Vitamins, especially vitamin C and the B complex, facilitate most of the metabolic pathways that diabetic subjects use and must be a liberal part of any nutritional supplement. A single paper on one B complex constituent, biotin, in doses 100 times greater than you get in a good multivitamin pill, looked very promising.
Other promising nutrients to help the diabetic are coenzyme Q,0, pyridoxine alpha ketoglutarate (PAK), and the essential fatty acids, GLA and EPA. (You can learn more about these in Dr. Atkins Health Revolution.)
The newest nutritional concept for diabetes management may prove to be the use of selenium plus vanadyl sulfate.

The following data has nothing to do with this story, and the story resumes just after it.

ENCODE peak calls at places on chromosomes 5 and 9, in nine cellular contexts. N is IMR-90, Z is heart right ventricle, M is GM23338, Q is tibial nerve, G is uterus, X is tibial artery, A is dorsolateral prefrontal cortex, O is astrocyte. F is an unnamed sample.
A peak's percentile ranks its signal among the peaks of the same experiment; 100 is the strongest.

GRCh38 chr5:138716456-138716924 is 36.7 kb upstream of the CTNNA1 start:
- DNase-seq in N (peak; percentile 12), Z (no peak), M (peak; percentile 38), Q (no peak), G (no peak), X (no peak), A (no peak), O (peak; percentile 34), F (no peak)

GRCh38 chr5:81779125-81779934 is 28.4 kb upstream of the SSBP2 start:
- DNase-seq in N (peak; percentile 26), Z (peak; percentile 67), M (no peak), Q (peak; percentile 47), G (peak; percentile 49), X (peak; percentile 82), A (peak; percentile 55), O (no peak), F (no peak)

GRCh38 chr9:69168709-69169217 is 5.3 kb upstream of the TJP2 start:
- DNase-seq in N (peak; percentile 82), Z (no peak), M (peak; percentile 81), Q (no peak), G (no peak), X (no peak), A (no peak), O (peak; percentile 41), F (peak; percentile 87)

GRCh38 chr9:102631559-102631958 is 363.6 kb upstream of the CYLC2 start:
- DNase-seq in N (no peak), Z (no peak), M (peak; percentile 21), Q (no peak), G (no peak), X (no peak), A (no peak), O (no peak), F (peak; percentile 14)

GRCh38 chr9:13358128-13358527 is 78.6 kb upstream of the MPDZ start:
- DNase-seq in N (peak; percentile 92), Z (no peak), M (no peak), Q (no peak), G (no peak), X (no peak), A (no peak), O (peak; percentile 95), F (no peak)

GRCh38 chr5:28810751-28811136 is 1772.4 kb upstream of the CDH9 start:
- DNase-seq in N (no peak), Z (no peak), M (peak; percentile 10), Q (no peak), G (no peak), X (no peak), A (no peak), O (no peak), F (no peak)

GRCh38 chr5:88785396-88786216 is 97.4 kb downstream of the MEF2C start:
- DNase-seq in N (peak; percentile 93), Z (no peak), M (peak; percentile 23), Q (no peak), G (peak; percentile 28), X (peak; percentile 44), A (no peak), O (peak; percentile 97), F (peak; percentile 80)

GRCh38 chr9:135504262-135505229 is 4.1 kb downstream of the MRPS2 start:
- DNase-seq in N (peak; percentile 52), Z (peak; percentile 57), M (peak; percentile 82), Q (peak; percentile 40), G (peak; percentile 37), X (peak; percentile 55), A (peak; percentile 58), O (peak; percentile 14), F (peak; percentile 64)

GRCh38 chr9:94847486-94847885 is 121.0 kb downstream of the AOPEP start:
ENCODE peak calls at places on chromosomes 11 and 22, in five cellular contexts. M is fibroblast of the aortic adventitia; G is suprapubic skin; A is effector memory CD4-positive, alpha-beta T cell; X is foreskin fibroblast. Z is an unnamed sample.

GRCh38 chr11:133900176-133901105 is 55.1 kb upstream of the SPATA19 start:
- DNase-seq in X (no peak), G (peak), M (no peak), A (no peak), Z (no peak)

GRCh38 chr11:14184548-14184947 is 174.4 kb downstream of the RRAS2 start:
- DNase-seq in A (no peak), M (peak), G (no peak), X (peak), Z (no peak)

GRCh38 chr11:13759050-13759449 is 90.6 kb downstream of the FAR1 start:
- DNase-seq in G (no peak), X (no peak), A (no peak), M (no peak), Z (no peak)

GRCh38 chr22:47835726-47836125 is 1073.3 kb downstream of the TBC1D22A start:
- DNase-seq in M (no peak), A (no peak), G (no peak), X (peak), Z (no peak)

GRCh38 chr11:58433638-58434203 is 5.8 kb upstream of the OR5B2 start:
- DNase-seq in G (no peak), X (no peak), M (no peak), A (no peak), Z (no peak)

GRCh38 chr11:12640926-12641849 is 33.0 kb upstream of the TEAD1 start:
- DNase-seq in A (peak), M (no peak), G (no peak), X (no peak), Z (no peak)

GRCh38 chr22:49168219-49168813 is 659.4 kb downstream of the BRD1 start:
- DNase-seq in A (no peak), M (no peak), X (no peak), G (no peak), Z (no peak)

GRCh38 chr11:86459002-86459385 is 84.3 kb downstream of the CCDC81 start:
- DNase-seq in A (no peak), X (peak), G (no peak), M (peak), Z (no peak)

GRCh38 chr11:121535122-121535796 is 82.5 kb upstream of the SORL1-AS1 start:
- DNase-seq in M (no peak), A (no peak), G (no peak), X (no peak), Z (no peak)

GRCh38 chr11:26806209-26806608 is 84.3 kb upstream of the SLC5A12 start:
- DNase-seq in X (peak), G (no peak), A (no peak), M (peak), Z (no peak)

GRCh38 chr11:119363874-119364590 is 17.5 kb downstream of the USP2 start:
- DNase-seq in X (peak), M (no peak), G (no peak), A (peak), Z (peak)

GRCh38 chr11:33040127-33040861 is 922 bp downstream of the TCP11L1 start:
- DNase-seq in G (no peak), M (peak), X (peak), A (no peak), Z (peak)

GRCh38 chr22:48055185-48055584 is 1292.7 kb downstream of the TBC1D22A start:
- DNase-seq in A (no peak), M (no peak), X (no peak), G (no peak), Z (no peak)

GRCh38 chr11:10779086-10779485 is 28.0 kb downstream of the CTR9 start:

It is too early to tell whether they are safe in effective doses. They were effective in animal studies done by J. H. McNeill in Vancouver University of British Columbia, but the doses were greater than those used in human trials.9 However, I do recommend 200 300 meg of selenium daily for adult diabetics.
And although my mind does not readily run along the lines of prescribing pharmaceuticals, particularly those with a known risk, I can’t help but be fascinated by the mechanism of action of the biguanides, which control blood sugar, while lowering the elevated insulin levels. This is what the obese diabetic and prediabetic wants to accomplish. The biguanide metformin has recently become available in the U.S. and Canada under the name Glucophage. Ask your doctor about its pros and cons.